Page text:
Many of the world’s biggest investment firms helped elect directors proposed by an upstart environmental-activist fund to
Exxon Mobil Corp.’s
board. While votes are still being counted,
State Street Corp.
and Vanguard Group have said publicly they wielded votes for investors in favor of at least two dissident directors.
The proxy battle was the biggest test yet of Wall Street’s receptivity to a campaign about the risks posed to business from climate change and the transition away from fossil fuels. Large investors have been criticized for being all talk and no action on getting the companies they invest in to change their policies around sustainability. Exxon’s yearslong refusal to make board directors available for frank conversations irked investors.
Energy giant Exxon fought hard to fend off the dissident slate. Company officials continued to lobby shareholders even as Wednesday’s annual meeting neared adjournment.
Exxon said it welcomed the new directors,
and looked forward to working with them. “With almost three million shareholders, it’s not surprising we heard a wide range of views, and many supported the work that we’re doing to improve earnings and cash flow capacity, as well as the work to advance the company to a lower carbon future,” a spokesman said.
“Today, we heard shareholders communicate a desire for ExxonMobil to further these efforts. We’re well-positioned to do that.”
The vote is expected to draw the lines between funds willing to take a more aggressive posture on climate issues and those who are more reticent.
“This moment is a big victory for what was a fringe environmental activist movement a few years ago,” said
research fellow at New York University School of Law’s Institute for Corporate Governance & Finance. “For individual investors it could really affect what funds they put their money in.”
Exxon, with roots dating back to the time of oil baron John D. Rockefeller, was an easy villain for Wall Street to rally against. Climate activists have painted it as a symbol of American excesses that contributed to climate change, and the company was coming off a tough period financially. The energy company has been criticized as being less willing to make environmental concessions.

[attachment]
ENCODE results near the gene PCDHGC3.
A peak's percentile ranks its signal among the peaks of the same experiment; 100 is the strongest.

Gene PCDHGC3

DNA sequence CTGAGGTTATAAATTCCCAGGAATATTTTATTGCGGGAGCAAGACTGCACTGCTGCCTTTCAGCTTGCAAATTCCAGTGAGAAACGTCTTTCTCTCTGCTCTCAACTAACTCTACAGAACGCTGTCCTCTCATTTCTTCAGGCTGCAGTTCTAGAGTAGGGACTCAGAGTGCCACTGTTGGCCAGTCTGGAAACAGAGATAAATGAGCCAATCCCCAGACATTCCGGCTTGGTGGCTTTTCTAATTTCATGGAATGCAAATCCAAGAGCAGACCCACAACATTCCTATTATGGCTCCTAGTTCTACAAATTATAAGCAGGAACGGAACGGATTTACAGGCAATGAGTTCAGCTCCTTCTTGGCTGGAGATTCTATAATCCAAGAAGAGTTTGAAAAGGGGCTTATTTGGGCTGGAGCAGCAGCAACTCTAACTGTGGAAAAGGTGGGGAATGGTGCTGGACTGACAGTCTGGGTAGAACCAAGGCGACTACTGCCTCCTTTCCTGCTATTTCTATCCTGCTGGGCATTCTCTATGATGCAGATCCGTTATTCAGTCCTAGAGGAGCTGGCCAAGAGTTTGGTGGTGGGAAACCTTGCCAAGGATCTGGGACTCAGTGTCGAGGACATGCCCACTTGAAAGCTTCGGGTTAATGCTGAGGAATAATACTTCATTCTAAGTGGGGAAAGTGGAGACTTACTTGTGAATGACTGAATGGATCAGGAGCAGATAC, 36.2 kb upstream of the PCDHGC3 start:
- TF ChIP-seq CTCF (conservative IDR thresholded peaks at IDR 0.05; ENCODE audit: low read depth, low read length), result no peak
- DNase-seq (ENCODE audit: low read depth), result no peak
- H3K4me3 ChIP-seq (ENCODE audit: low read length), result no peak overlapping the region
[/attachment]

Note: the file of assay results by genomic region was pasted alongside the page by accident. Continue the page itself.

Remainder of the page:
With only a roughly $50 million stake in the $250 billion energy company, Engine No. 1 ran a six-month, $30 million campaign centered on pushing the oil giant to commit to carbon neutrality. It had a powerful ally. California State Teachers’ Retirement System, the nation’s second largest public pension fund, pledged support from the start.
Institutional investors only get the chance to formally weigh in on high-profile proxy contests every few years, given that most companies avoid drawn-out battles with activists by striking settlements ahead of shareholder votes.
It was the third time the nation’s largest public pension fund, California Public Employees’ Retirement System, or Calpers, faced off against the company in the past decade. Along the way, Exxon often fought off dialogue between the board and its largest shareholders, said
head of corporate governance at the pension fund.
“It has been like pulling teeth to get Exxon directors to talk to investors,” Ms. Simpson said.
An Exxon spokesman said the firm has been “very actively engaged with our shareholders, sharing our plans and hearing their viewpoints and the key issues of importance to them.” He also said that shareholders are free to contact independent directors.
New York State Common Retirement Fund joined Calpers in pledging support for Engine No. 1’s candidates.
Calpers said it publicly backed the activist campaign because it believed Exxon had repeatedly failed to address the lack of energy-industry experience on the board.
The investors backing Engine No. 1 turned into a who’s who list of Wall Street.